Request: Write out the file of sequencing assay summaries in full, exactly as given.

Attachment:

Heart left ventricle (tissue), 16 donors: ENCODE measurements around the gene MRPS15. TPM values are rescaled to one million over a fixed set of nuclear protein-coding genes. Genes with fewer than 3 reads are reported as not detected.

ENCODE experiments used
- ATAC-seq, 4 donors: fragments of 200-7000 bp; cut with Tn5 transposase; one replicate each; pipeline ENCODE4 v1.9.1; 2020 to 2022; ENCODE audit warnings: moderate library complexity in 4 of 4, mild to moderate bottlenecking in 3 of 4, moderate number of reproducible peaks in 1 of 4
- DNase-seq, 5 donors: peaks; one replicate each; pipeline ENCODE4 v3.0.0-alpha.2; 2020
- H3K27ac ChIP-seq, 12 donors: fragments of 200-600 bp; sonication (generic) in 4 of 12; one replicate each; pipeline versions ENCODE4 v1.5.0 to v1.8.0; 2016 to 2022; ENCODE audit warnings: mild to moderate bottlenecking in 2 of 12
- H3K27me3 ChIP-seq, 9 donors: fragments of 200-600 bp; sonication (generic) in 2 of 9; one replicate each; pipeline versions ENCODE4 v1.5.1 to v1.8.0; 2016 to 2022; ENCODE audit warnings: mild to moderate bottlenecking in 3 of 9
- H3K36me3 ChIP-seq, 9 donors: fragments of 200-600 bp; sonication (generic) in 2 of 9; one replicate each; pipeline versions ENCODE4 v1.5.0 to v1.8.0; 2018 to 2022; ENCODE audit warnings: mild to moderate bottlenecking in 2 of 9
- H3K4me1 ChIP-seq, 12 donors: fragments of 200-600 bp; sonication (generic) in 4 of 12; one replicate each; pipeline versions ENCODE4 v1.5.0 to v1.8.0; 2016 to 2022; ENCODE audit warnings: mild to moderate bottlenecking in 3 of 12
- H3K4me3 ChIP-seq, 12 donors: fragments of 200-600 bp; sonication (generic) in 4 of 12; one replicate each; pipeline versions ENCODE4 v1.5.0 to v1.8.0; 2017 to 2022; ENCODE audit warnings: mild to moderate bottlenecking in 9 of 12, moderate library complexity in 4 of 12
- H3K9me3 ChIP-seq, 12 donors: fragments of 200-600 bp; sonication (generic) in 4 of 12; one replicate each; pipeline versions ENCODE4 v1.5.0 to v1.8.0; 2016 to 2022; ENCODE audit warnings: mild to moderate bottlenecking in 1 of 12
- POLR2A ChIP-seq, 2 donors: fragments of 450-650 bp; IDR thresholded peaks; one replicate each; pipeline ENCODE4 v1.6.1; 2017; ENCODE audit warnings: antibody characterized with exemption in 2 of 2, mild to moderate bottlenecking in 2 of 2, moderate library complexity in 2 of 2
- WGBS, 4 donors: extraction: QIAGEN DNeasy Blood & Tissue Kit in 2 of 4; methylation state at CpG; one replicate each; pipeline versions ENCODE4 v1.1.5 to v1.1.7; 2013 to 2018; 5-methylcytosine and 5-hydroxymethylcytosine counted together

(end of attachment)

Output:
Heart left ventricle (tissue), 16 donors: ENCODE measurements around the gene MRPS15. TPM values are rescaled to one million over a fixed set of nuclear protein-coding genes. Genes with fewer than 3 reads are reported as not detected.

ENCODE experiments used
- ATAC-seq, 4 donors: fragments of 200-7000 bp; cut with Tn5 transposase; one replicate each; pipeline ENCODE4 v1.9.1; 2020 to 2022; ENCODE audit warnings: moderate library complexity in 4 of 4, mild to moderate bottlenecking in 3 of 4, moderate number of reproducible peaks in 1 of 4
- DNase-seq, 5 donors: peaks; one replicate each; pipeline ENCODE4 v3.0.0-alpha.2; 2020
- H3K27ac ChIP-seq, 12 donors: fragments of 200-600 bp; sonication (generic) in 4 of 12; one replicate each; pipeline versions ENCODE4 v1.5.0 to v1.8.0; 2016 to 2022; ENCODE audit warnings: mild to moderate bottlenecking in 2 of 12
- H3K27me3 ChIP-seq, 9 donors: fragments of 200-600 bp; sonication (generic) in 2 of 9; one replicate each; pipeline versions ENCODE4 v1.5.1 to v1.8.0; 2016 to 2022; ENCODE audit warnings: mild to moderate bottlenecking in 3 of 9
- H3K36me3 ChIP-seq, 9 donors: fragments of 200-600 bp; sonication (generic) in 2 of 9; one replicate each; pipeline versions ENCODE4 v1.5.0 to v1.8.0; 2018 to 2022; ENCODE audit warnings: mild to moderate bottlenecking in 2 of 9
- H3K4me1 ChIP-seq, 12 donors: fragments of 200-600 bp; sonication (generic) in 4 of 12; one replicate each; pipeline versions ENCODE4 v1.5.0 to v1.8.0; 2016 to 2022; ENCODE audit warnings: mild to moderate bottlenecking in 3 of 12
- H3K4me3 ChIP-seq, 12 donors: fragments of 200-600 bp; sonication (generic) in 4 of 12; one replicate each; pipeline versions ENCODE4 v1.5.0 to v1.8.0; 2017 to 2022; ENCODE audit warnings: mild to moderate bottlenecking in 9 of 12, moderate library complexity in 4 of 12
- H3K9me3 ChIP-seq, 12 donors: fragments of 200-600 bp; sonication (generic) in 4 of 12; one replicate each; pipeline versions ENCODE4 v1.5.0 to v1.8.0; 2016 to 2022; ENCODE audit warnings: mild to moderate bottlenecking in 1 of 12
- POLR2A ChIP-seq, 2 donors: fragments of 450-650 bp; IDR thresholded peaks; one replicate each; pipeline ENCODE4 v1.6.1; 2017; ENCODE audit warnings: antibody characterized with exemption in 2 of 2, mild to moderate bottlenecking in 2 of 2, moderate library complexity in 2 of 2
- WGBS, 4 donors: extraction: QIAGEN DNeasy Blood & Tissue Kit in 2 of 4; methylation state at CpG; one replicate each; pipeline versions ENCODE4 v1.1.5 to v1.1.7; 2013 to 2018; 5-methylcytosine and 5-hydroxymethylcytosine counted together